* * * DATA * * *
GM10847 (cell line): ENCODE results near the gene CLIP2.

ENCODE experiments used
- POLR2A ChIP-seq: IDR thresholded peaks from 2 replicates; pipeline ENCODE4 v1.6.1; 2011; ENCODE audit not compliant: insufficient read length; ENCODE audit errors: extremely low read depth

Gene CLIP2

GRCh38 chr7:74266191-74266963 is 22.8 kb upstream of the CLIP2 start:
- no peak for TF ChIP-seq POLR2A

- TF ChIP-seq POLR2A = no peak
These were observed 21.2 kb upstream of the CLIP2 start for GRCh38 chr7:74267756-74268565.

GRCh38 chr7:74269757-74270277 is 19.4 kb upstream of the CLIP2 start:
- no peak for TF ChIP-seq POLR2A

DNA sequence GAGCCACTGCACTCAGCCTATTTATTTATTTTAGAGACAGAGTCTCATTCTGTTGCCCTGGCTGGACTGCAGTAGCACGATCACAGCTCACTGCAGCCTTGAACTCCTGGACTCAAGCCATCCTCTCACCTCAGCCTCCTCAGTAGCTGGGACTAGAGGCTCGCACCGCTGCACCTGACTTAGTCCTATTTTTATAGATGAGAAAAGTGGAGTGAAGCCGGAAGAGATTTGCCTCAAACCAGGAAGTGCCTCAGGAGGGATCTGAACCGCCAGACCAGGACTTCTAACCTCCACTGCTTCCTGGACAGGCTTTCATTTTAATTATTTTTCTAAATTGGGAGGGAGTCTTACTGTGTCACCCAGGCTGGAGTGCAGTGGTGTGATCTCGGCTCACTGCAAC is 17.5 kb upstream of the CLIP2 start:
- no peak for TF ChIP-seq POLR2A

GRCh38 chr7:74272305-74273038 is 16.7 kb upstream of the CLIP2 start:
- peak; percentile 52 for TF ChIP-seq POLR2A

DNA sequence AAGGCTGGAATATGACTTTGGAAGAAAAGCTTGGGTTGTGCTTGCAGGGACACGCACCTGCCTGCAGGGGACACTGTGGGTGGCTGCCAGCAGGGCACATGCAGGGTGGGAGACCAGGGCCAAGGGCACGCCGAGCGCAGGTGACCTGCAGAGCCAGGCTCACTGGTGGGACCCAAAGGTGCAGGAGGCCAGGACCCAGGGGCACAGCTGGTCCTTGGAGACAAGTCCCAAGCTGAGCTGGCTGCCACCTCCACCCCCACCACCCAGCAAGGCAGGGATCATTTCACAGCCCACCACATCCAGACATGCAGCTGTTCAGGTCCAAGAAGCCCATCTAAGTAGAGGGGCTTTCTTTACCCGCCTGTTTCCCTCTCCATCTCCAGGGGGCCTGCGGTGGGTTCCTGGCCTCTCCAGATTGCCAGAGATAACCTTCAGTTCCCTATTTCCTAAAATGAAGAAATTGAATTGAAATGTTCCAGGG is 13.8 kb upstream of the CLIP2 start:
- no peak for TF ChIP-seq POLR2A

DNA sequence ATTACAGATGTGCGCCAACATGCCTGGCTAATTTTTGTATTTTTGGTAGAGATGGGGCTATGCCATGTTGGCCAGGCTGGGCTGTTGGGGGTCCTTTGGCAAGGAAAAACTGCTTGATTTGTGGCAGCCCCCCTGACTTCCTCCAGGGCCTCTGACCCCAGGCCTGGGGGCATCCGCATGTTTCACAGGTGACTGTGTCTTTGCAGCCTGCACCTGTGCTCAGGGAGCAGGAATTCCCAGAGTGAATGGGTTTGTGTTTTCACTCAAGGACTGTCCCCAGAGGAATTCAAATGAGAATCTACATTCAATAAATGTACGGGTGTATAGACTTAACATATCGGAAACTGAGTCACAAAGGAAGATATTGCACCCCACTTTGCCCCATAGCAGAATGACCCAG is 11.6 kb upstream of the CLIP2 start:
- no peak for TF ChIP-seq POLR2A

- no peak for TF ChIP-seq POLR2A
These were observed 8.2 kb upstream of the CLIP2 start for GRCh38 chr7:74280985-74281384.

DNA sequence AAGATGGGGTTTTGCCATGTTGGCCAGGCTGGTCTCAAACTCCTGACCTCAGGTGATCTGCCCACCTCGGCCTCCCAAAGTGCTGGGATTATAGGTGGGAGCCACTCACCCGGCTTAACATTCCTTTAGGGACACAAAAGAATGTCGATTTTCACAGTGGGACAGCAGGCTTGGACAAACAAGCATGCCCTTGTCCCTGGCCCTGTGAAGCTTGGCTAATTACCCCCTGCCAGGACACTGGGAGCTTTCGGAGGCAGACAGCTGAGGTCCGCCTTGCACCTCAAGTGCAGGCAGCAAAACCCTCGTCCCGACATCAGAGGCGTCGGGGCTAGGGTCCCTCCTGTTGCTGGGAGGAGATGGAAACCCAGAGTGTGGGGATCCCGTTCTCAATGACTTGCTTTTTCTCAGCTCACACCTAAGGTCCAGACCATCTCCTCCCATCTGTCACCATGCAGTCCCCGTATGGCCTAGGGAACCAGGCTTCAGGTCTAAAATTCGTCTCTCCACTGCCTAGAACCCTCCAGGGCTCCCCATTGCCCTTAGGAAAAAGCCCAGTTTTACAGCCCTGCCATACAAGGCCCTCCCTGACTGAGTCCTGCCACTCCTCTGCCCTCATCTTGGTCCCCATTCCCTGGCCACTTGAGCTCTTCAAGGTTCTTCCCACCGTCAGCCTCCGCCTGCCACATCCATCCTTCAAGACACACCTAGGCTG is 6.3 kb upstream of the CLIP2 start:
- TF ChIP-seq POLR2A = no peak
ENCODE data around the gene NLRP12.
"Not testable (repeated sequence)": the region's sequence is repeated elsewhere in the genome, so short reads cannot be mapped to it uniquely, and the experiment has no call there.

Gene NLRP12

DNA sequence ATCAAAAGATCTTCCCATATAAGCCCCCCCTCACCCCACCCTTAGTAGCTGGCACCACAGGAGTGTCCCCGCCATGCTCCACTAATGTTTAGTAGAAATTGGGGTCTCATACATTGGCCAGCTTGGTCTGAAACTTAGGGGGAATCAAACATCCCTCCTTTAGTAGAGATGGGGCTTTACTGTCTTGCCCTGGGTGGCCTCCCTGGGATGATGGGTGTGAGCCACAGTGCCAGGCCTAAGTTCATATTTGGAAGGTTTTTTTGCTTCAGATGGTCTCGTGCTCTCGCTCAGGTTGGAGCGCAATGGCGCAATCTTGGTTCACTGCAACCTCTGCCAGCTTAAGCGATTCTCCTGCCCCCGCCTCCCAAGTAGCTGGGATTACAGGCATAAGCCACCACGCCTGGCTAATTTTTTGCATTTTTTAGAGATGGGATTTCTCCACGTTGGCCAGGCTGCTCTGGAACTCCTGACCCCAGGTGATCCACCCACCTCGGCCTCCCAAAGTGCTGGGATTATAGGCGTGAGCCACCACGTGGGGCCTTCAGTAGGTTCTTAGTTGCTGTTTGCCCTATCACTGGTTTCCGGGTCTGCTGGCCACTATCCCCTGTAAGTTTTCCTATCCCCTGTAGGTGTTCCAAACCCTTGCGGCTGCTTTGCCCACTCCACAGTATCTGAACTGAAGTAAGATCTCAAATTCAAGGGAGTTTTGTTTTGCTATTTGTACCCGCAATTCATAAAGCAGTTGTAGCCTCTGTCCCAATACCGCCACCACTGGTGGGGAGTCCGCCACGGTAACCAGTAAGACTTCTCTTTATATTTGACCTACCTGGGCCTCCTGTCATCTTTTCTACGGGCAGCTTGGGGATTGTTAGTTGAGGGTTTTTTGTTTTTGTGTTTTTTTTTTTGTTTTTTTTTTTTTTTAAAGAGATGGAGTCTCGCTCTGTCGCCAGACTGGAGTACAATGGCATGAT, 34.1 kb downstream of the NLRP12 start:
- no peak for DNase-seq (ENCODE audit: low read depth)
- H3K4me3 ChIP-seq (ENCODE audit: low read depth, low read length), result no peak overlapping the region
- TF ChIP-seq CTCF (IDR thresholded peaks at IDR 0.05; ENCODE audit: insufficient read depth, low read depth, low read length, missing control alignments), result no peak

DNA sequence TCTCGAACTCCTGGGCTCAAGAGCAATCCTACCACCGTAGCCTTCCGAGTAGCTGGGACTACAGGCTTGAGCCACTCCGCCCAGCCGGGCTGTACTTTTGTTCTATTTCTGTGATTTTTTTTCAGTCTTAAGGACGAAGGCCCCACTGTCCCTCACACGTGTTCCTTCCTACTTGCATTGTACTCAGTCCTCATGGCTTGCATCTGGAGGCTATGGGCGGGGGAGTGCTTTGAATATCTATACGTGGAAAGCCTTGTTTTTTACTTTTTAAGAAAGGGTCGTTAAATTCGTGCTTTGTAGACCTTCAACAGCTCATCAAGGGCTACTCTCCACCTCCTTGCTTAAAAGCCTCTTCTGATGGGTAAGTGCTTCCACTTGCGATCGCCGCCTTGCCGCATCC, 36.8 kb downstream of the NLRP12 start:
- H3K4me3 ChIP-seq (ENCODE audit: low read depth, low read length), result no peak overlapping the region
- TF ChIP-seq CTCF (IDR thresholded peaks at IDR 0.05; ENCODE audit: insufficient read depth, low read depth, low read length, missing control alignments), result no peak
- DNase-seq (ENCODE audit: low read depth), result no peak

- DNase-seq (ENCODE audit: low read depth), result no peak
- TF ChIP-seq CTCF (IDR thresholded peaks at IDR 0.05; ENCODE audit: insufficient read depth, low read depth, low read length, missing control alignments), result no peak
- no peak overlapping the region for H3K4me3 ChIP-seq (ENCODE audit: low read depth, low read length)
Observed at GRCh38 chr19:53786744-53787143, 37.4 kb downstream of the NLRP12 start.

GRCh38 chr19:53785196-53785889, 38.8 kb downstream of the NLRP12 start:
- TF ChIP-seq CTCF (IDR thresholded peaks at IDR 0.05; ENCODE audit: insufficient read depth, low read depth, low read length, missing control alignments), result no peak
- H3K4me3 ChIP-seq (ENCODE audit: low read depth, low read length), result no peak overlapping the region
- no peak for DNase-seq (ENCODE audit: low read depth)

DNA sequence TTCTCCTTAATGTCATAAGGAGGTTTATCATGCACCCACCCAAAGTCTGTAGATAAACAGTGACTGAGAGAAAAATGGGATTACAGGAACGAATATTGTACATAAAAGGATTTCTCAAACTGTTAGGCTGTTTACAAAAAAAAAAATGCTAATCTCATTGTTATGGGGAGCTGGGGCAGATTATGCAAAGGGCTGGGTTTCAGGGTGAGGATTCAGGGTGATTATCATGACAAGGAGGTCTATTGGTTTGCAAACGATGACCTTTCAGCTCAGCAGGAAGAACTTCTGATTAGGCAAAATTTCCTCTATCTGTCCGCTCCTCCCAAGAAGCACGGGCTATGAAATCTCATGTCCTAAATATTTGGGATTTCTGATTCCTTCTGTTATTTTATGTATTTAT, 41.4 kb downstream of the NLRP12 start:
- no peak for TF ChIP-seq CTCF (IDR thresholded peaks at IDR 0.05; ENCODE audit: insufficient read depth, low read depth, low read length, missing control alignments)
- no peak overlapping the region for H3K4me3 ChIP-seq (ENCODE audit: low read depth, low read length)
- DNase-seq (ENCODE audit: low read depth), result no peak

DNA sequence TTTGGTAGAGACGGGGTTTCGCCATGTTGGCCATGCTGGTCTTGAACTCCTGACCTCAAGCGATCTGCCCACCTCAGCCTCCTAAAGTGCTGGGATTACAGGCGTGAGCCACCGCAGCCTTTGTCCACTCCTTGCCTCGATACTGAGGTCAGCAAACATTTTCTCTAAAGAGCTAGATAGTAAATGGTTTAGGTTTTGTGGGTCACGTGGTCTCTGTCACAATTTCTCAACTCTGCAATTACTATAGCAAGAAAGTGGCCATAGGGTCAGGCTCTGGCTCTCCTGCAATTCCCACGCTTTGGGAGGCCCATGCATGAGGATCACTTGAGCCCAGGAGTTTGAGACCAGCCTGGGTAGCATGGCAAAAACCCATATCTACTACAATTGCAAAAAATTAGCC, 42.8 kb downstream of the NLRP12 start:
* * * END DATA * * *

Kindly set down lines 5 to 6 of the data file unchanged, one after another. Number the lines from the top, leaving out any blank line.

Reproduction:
GRCh38 chr7:74266191-74266963 is 22.8 kb upstream of the CLIP2 start:
- no peak for TF ChIP-seq POLR2A